Urgent plea: Coachella Valley Animal Services Need Help
Riverside County Coachella Valley Animal Services Campus located in Thousand Palms, 72-050 Petland Place, is experiencing significant access issues to the shelter as a result of ongoing flooding impacts from Tropical Hilary over the weekend of Aug. 19-20.
The only paved and legal access road to the shelter remains under several feet of water and the ways in which the water would normally be drained, pumped or removed appear to be overwhelmed, broken or Incapacitated. Resolution timeline is unknown.
Residents can view all of the available Coachella Valley Animal Campus shelter pets here: 24Petconnect: Lost, Found, and Adoptable Animals
If you fall in love with any of them here, we ask that they send an email to email@example.com, along with the pet ID number and Animal services will make arrangements for adoptions or fostering at an offsite location.
All of the pets are safe and receiving care. We don’t wish for them to languish in the shelter and hope that the community will come together to help them find new and loving homes, said Kerri Mabee, public information officer for the Riverside County Department of Animal Services.
The shelter is located off Bob Hope Drive where the off ramp collapsed.
The area where the shelter is located is in the north part of Coachella Valley where approximately 14 inches of rain fell on the surrounding areas of Cathedral City, Desert Hot Springs and Thousand Palms during a 1000-year storm event in the foothills above the shelter. The only legal access to the shelter is via one paved access road that is under several feet of water.
The animals are currently safely being cared for by staff who access the shelter by parking a mile away from the campus and shuttled by Animal Control officers who spend up to three hours per day on this effort. Access to the campus for staff is made via an emergency route accessible by 4-wheel drive trucks that can cross rough terrain. The shelter building suffered minor damage from the storm.
The shelter has been closed to the public since Aug. 21 and there is no date for when the water may be cleared from the roadway to be passable or when the public will have access to the shelter. Only priority one calls are being serviced by the animal control officers providing assistance to the public during this time. The shelter currently has more than 260 animals in care that have no viable way to leave the shelter under the present conditions.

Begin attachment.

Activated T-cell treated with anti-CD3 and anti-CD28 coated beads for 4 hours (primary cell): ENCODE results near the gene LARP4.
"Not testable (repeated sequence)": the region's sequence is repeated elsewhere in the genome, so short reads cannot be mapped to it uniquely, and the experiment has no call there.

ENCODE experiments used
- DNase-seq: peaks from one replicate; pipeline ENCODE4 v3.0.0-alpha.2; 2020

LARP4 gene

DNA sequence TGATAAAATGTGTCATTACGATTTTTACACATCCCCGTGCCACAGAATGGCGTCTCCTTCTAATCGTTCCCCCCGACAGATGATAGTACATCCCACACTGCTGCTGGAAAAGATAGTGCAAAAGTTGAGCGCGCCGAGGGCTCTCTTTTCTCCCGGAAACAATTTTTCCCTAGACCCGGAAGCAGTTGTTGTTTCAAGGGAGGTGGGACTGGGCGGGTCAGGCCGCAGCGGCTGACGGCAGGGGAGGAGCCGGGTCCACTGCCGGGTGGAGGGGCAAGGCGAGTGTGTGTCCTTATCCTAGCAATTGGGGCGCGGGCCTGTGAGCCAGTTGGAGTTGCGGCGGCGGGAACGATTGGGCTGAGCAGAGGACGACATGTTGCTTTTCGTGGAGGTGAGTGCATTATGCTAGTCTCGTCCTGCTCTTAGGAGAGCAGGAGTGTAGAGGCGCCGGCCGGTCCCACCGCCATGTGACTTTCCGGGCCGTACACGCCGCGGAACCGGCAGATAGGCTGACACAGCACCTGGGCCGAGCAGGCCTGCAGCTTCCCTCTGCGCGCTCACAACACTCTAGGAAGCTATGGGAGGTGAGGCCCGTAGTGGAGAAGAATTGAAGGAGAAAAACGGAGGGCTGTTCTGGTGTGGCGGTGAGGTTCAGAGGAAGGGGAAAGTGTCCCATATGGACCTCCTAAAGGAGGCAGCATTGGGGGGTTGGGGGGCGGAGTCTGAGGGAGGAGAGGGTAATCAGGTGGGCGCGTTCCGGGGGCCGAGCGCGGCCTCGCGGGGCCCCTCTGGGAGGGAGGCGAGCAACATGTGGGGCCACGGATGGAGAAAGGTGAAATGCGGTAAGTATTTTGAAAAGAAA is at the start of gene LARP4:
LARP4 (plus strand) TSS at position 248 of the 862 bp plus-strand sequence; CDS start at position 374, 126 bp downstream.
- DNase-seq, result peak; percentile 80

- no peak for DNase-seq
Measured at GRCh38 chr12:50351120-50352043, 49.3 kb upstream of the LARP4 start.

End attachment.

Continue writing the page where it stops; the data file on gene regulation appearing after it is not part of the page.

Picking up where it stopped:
The greatest priority for assistance with the animals at present is for large dogs to be moved out of the shelter to rescues, other shelters and nonprofit facilities. The large dogs at the Coachella Valley shelter are highly adoptable, friendly, young, social dogs (play group friendly) the majority of which can best be described as shepherd mixes.
See more of them here: https://24petconnect.com/RVSD1Adopt. Next priority would be adult cats, followed by puppies under 6 months (approximately 40), kittens (approximately 30), and last priority is small dogs. The shelter is also expecting a large surge of animals from the public once the shelter reopens after being closed for so long and so this effort will clear space for that surge whenever it comes.
Specific needs include:
- Transport out of the shelter for 260 animals. Possible charter of plane or other transport routes.
- Funding for gas and staffing to transport in county dog trucks if necessary.
- Contact within state and out-of-state rescues/agencies/shelters for relocation of our animals.
- Temporary support staff funding.
- Temporary Driver for shuttling staff to the shelter to lighten the load on officers.
- Food and supplies which may be a challenge for supply chain later in the recovery of the Coachella Valley.
- Donations to assist with any of the above.
- Massive social media and marketing push through partners to help get lost pets home through PetCo Love Lost since the public cannot access the shelter.
- Coachella Valley Animal Services Campus: Coachella Valley Animal Services